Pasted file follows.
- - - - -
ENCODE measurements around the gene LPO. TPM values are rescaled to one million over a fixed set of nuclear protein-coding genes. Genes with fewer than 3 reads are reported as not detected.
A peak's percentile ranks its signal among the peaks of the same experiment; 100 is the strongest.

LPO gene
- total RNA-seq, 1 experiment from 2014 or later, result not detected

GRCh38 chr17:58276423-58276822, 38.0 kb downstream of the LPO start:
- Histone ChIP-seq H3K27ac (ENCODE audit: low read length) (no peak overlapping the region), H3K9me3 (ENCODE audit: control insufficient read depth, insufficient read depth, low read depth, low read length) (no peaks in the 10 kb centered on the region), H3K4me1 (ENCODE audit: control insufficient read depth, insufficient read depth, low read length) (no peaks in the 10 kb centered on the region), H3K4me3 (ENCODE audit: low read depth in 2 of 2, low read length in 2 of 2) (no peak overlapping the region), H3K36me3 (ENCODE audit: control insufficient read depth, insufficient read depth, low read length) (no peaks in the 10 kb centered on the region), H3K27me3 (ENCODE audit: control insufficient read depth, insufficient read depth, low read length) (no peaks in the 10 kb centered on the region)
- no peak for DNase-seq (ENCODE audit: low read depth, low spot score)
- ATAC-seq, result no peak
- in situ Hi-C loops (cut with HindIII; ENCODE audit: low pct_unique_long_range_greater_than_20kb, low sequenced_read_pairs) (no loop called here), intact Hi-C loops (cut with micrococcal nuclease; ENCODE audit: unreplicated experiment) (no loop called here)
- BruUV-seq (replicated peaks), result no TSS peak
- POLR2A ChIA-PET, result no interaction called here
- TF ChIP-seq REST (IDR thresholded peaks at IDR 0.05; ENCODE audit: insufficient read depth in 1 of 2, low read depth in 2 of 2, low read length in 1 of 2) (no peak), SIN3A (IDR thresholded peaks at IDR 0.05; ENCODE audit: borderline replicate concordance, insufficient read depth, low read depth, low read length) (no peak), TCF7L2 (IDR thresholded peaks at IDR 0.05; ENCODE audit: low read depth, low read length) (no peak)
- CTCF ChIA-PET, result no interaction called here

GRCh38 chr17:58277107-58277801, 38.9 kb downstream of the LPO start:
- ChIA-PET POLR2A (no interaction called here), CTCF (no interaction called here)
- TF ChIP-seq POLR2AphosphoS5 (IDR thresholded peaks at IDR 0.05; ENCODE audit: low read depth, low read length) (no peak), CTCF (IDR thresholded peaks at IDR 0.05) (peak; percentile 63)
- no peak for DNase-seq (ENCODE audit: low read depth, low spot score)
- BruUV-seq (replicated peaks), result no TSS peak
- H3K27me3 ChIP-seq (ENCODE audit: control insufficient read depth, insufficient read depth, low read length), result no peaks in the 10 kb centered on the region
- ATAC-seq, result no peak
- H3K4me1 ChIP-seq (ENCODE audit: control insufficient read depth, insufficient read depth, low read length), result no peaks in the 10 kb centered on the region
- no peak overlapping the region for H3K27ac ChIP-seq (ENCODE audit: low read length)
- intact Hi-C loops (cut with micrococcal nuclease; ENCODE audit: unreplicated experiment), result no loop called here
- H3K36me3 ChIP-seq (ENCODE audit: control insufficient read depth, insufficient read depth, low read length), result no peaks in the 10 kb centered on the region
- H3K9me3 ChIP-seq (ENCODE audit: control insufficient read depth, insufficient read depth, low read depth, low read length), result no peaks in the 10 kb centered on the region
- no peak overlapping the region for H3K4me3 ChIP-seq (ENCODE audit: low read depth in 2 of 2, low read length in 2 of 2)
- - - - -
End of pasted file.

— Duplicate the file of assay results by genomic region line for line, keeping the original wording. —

ENCODE measurements around the gene LPO. TPM values are rescaled to one million over a fixed set of nuclear protein-coding genes. Genes with fewer than 3 reads are reported as not detected.
A peak's percentile ranks its signal among the peaks of the same experiment; 100 is the strongest.

LPO gene
- total RNA-seq, 1 experiment from 2014 or later, result not detected

GRCh38 chr17:58276423-58276822, 38.0 kb downstream of the LPO start:
- Histone ChIP-seq H3K27ac (ENCODE audit: low read length) (no peak overlapping the region), H3K9me3 (ENCODE audit: control insufficient read depth, insufficient read depth, low read depth, low read length) (no peaks in the 10 kb centered on the region), H3K4me1 (ENCODE audit: control insufficient read depth, insufficient read depth, low read length) (no peaks in the 10 kb centered on the region), H3K4me3 (ENCODE audit: low read depth in 2 of 2, low read length in 2 of 2) (no peak overlapping the region), H3K36me3 (ENCODE audit: control insufficient read depth, insufficient read depth, low read length) (no peaks in the 10 kb centered on the region), H3K27me3 (ENCODE audit: control insufficient read depth, insufficient read depth, low read length) (no peaks in the 10 kb centered on the region)
- no peak for DNase-seq (ENCODE audit: low read depth, low spot score)
- ATAC-seq, result no peak
- in situ Hi-C loops (cut with HindIII; ENCODE audit: low pct_unique_long_range_greater_than_20kb, low sequenced_read_pairs) (no loop called here), intact Hi-C loops (cut with micrococcal nuclease; ENCODE audit: unreplicated experiment) (no loop called here)
- BruUV-seq (replicated peaks), result no TSS peak
- POLR2A ChIA-PET, result no interaction called here
- TF ChIP-seq REST (IDR thresholded peaks at IDR 0.05; ENCODE audit: insufficient read depth in 1 of 2, low read depth in 2 of 2, low read length in 1 of 2) (no peak), SIN3A (IDR thresholded peaks at IDR 0.05; ENCODE audit: borderline replicate concordance, insufficient read depth, low read depth, low read length) (no peak), TCF7L2 (IDR thresholded peaks at IDR 0.05; ENCODE audit: low read depth, low read length) (no peak)
- CTCF ChIA-PET, result no interaction called here

GRCh38 chr17:58277107-58277801, 38.9 kb downstream of the LPO start:
- ChIA-PET POLR2A (no interaction called here), CTCF (no interaction called here)
- TF ChIP-seq POLR2AphosphoS5 (IDR thresholded peaks at IDR 0.05; ENCODE audit: low read depth, low read length) (no peak), CTCF (IDR thresholded peaks at IDR 0.05) (peak; percentile 63)
- no peak for DNase-seq (ENCODE audit: low read depth, low spot score)
- BruUV-seq (replicated peaks), result no TSS peak
- H3K27me3 ChIP-seq (ENCODE audit: control insufficient read depth, insufficient read depth, low read length), result no peaks in the 10 kb centered on the region
- ATAC-seq, result no peak
- H3K4me1 ChIP-seq (ENCODE audit: control insufficient read depth, insufficient read depth, low read length), result no peaks in the 10 kb centered on the region
- no peak overlapping the region for H3K27ac ChIP-seq (ENCODE audit: low read length)
- intact Hi-C loops (cut with micrococcal nuclease; ENCODE audit: unreplicated experiment), result no loop called here
- H3K36me3 ChIP-seq (ENCODE audit: control insufficient read depth, insufficient read depth, low read length), result no peaks in the 10 kb centered on the region
- H3K9me3 ChIP-seq (ENCODE audit: control insufficient read depth, insufficient read depth, low read depth, low read length), result no peaks in the 10 kb centered on the region
- no peak overlapping the region for H3K4me3 ChIP-seq (ENCODE audit: low read depth in 2 of 2, low read length in 2 of 2)